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How Taylor Sheridan's Real-Life Cowboy Experience Helped Him Create Yellowstone

No one can say for sure exactly why some TV shows become massive hits while others fade into obscurity. Whatever the cause may be, it certainly seems safe to say that the shows that make up the TV empire of Taylor Sheridan — starting with the crown jewel of "Yellowstone" — have a certain amount of authenticity that makes them appealing to viewers. In Sheridan's case, his real-life experience as a cowboy certainly lends credence to that concept, and it's that experience (not exactly commonplace among people working in TV) that helped him create such a unique and resonant drama series. 

Cowboy details alone don't make a hit show, but Sheridan has spoken repeatedly about how his time spent on actual working ranches informed and inspired the creation of "Yellowstone." And members of the cast even have to go through "cowboy camp" to make their performances authentic. For fans of the hit series, that probably comes as no surprise, since it's full of the kind of granular detail that you often don't get in TV stories about cattle ranchers, if you see them on screen at all.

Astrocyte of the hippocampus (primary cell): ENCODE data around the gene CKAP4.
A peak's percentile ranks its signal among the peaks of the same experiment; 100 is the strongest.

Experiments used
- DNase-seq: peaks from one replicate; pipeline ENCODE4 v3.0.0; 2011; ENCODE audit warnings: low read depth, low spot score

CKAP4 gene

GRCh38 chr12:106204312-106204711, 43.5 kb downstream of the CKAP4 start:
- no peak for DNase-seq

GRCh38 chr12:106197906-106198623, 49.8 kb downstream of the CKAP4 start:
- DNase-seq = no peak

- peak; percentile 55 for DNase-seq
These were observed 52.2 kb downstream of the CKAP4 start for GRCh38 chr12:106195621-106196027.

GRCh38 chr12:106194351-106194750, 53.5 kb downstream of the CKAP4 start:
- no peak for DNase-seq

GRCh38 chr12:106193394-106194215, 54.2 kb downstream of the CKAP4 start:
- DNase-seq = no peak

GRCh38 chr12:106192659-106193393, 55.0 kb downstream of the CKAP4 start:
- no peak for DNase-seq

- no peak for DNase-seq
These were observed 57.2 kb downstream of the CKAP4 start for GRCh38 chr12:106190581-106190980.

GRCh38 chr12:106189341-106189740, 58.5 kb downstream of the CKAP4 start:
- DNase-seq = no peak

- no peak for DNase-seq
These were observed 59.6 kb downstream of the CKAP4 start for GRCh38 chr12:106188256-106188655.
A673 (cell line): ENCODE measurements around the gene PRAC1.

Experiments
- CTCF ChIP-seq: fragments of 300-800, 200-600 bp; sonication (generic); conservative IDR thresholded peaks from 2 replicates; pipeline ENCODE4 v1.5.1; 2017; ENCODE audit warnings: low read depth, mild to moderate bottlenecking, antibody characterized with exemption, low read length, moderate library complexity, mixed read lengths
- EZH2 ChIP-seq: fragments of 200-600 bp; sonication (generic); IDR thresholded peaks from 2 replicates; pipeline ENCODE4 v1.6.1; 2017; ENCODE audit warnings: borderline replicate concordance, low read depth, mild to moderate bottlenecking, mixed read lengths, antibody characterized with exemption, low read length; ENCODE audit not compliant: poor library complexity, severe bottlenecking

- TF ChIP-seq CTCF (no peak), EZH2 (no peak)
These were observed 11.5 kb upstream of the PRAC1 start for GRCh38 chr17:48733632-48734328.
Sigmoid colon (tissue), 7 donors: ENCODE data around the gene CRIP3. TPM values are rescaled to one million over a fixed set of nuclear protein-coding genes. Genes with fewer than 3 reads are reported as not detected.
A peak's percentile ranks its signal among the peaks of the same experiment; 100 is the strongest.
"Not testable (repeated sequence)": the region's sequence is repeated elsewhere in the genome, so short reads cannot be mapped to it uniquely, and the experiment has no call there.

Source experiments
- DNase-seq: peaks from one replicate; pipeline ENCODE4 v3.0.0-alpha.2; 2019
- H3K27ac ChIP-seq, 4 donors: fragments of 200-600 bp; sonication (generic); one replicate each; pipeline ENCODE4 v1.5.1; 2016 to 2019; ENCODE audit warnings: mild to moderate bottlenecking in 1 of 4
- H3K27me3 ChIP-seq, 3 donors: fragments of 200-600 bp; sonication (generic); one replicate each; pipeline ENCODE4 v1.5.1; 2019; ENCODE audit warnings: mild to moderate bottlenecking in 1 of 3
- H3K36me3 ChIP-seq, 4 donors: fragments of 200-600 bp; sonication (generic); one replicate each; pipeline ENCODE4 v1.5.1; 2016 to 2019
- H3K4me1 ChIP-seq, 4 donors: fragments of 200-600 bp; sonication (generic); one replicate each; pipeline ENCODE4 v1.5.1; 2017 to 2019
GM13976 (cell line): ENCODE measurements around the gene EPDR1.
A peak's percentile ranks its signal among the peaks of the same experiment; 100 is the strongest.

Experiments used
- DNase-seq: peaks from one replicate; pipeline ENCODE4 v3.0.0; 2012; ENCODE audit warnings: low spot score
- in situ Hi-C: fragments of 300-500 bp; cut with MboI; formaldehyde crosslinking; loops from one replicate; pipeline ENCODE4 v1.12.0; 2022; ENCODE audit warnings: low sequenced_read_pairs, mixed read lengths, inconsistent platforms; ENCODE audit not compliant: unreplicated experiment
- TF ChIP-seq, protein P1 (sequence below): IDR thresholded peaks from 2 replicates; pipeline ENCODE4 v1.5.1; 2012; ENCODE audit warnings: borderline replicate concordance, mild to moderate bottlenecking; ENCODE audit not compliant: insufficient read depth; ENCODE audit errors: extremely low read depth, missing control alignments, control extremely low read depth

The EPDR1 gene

Sheridan's life on a ranch played a key part in creating Yellowstone

Taylor Sheridan is possibly the hottest writer in television now, with an ever-expanding "Yellowstone" franchise churning out ratings gold. And he reportedly still lives on a ranch in Texas. And it's not just any ranch — in early 2022, it was reported that he'd spent an undisclosed sum on the legendary 6666 Ranch in West Texas. And his connection with real-life ranching goes back much further than that.

Sheridan grew up on a ranch purchased by his parents in 1978, when he was just eight years old. The ranch was known as Bosque Ranch, which now serves as the namesake of his production company. "I'm deeply influenced by where I grew up and how I grew up," he told Texas Highways in a 2020 interview. And when the family sold the ranch in the 1990s when Sheridan was in college, that loss informed the notorious efforts of the Dutton family to hang onto their own ranch. "When you write, it's always of an autobiographical nature," Sheridan said. "Our family ranch has informed 'Yellowstone' in many ways, but losing it was the biggest one."

Thinking about Sheridan's backstory, it's easy to see it come through when watching "Yellowstone." "Yellowstone," After all, Sheridan's works present an informed, authentic, and personal approach to stories within the genre that are hard to find.